An online film journal for Indian Cinema
Tamil novelist and co-scriptwriter Jeyamohan describes Mani Ratnam’s latest cinematic venture as a ‘grand spiritual saga’. That seems like a fitting way to sum up Kadal / The Sea. Whenever I want to speak or write about Ratnam my instinct is to position him as an arthouse auteur, which may seem appropriate for a cinephile based outside of India and especially Tamil. Of course, the truth is that Ratnam is a populist mainstream filmmaker and in the past has shown the capacity to transcend his indigenous Tamil roots by crossing over to make Hindi films. He is still one of Indian cinema’s leading filmmakers and although Kadal was met with a mixed response from critics on its release, it is one of the most technically accomplished films of the year with a grand narrative that is both elemental and metaphysically construed. The backdrop is a fishing community and the story weaves together an embittered conflict between two priests and a love story between two orphans. Thematically, the biblical context of Christianity as a source of redemption, is somewhat conventionally played out, climaxing in a cinematically charged case of pathetic fallacy. In terms of genre conventions, Ratnam clearly draws from gangster/crime films, which he has done so in past films such as Nayakan, and one clear recent and ongoing thematic preoccupation seems to be with the accumulation and dissolution of power.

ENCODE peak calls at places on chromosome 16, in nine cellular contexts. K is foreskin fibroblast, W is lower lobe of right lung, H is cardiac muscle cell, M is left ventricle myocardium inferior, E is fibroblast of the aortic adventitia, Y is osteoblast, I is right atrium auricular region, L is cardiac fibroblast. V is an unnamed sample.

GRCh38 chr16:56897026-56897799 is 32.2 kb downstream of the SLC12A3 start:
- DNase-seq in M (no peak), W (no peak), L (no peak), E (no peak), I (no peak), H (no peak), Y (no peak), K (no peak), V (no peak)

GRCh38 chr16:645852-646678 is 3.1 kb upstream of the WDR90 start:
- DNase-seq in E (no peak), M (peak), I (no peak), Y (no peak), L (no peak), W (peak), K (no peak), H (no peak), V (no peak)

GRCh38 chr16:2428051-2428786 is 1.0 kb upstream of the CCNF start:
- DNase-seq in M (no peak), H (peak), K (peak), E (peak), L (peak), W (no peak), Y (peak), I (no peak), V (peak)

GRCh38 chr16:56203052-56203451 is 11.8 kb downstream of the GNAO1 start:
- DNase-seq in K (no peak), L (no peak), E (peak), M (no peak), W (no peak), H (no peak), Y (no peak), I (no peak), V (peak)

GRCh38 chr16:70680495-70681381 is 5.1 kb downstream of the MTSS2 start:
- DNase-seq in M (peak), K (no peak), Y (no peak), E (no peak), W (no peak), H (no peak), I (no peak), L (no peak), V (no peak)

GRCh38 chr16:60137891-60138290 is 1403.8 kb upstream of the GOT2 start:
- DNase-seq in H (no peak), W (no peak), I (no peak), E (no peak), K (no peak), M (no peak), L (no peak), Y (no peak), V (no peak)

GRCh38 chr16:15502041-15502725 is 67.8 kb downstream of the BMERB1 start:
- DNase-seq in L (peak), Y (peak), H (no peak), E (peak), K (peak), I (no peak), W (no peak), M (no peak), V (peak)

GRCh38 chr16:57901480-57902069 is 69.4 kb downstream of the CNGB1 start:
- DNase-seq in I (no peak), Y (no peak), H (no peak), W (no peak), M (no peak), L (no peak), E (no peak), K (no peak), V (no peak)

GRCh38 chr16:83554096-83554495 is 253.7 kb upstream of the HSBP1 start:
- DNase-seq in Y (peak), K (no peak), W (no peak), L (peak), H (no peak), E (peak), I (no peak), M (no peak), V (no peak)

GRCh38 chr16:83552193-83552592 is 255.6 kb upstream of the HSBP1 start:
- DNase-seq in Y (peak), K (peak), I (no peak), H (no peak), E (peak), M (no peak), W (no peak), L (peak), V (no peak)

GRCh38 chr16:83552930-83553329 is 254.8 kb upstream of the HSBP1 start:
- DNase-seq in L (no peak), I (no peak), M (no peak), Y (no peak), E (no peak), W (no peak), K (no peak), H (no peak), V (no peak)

Ratnam has over the years built up a team of regular collaborators and technically speaking his films are very accomplished, perhaps offering some of the finest lessons in camerawork, editing and lighting in Indian cinema. Both of Ratnam’s last two films, Guru and Raavan, were distributed internationally, mainly because of the star presence of Aishwarya Rai and Abhishek Bachchan. However, Kadal is a different case altogether since it features two debutantes; Gautham Karthik and Thulasi Nair, in the lead roles. It was terrific to see the comeback of much missed actor Arvind Swamy (a natural screen presence) who starred in earlier Ratnam films including Roja and Bombay. In many ways, Ratnam’s retreat to more regional concerns is to be commended since an engagement with Tamil cinema has often led his most popular and best loved works. It is worth pointing out the notable contributions of cinematographer Rajiv Menon and music composer A. R. Rahman.